Edgar, doyen of the political play, is an unlikely convener for a conference about musicals, but "Facing the Music" will explore the possibilities of the genre. Can musicals tackle serious subjects effectively, while still attracting the mass audiences so envied by "serious" theatre? Or are any but the most light-hearted subjects trivialised by the need for a show-stopping number every eight to 10 minutes - witness Out of the Blue, the musical about Nagasaki, Evita, even Miss Saigon, the Vietnam musical.
The conference was inspired by contributions at last year's conference made by Neil Bartlett, the artistic director who is aggressively mixing high art with musical populism at the Lyric, Hammersmith. Last week's sell-out production of A Chorus Line by the amateur group LT Players is followed this week by the re-opening of Cheryomushki, one of Shostakovich's lesser-known offerings which Bartlett is marketing as a musical comedy. "I hate the idea that there are certain kinds of art for certain kinds of people," Bartlett says. "I'm pursuing a radical commitment to reinventing audiences for contemporary theatre."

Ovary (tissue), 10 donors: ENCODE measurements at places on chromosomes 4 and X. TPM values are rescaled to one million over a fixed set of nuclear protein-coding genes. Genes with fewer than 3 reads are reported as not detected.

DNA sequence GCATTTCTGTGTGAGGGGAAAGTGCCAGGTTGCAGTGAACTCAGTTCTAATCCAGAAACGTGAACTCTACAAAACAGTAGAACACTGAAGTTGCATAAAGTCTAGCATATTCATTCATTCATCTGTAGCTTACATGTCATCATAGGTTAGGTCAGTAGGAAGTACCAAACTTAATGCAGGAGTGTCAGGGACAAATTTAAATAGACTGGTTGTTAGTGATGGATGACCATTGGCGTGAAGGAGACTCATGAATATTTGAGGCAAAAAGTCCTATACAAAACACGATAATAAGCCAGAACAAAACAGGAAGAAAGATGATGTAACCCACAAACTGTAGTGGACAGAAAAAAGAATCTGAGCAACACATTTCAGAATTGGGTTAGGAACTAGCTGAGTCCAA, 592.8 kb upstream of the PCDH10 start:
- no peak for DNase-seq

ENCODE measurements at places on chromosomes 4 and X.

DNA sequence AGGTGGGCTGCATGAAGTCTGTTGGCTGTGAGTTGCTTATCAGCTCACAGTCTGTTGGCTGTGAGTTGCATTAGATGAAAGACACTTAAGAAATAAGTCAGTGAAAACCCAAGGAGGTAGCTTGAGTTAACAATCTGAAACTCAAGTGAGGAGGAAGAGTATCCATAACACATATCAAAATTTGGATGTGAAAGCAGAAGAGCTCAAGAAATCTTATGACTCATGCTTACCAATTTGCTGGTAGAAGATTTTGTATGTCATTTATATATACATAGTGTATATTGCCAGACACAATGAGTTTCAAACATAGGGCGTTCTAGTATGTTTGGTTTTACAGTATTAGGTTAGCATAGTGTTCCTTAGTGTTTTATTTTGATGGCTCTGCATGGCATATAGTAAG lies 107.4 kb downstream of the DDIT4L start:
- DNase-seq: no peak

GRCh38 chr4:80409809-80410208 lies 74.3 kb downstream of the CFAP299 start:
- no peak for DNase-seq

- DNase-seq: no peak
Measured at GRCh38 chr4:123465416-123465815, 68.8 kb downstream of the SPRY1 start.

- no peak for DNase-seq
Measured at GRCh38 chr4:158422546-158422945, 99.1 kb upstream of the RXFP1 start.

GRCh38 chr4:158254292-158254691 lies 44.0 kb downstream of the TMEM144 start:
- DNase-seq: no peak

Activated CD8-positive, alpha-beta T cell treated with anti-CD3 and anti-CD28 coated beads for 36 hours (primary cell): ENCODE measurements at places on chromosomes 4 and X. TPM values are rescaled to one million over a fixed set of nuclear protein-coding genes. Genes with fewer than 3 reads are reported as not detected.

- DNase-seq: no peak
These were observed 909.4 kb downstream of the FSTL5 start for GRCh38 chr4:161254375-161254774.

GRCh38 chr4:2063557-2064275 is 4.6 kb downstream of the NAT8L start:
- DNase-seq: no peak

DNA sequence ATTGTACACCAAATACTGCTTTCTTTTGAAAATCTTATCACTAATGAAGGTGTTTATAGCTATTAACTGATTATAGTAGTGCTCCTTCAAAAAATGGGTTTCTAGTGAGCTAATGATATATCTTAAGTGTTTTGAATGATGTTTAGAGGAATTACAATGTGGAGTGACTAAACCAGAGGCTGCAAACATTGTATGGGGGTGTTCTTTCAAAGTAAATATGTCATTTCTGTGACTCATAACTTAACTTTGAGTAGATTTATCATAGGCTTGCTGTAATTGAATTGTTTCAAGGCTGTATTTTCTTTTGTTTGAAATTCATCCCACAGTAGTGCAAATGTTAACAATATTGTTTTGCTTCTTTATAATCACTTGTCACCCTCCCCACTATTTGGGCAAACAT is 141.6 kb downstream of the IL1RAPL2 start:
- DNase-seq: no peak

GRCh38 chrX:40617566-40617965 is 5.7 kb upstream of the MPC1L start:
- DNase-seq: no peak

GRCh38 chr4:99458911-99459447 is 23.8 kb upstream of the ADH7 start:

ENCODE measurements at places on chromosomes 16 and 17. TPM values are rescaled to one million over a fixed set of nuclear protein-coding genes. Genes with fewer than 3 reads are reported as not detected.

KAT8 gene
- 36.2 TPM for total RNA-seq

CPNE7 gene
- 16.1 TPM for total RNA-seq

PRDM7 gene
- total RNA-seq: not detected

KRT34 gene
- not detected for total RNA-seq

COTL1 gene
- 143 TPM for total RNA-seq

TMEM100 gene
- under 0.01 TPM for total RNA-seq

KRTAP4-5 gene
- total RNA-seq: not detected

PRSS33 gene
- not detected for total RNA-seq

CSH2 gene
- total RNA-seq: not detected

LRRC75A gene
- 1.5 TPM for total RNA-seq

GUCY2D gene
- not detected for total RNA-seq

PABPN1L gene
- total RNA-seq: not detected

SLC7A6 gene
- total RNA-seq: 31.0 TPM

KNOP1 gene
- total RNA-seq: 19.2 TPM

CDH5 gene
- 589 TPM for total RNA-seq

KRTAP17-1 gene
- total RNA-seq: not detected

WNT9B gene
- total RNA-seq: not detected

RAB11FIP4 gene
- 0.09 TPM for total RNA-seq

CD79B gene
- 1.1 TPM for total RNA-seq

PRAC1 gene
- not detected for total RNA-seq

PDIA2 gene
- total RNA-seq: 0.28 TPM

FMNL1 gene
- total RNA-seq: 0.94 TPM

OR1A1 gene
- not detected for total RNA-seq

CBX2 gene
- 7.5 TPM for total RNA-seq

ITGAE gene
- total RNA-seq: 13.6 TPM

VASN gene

At the Birmingham conference, the commercial hotshots will be joined by poet and playwright Adrian Mitchell, playwright and librettist Michelene Wandor, composer Judith Weir and Graham Vick, director of productions at Glyndebourne.
n Facing the Music: at Birmingham University, Department of Drama, 7- 9 April; some places available (details: 0121-414 5998)Reuse content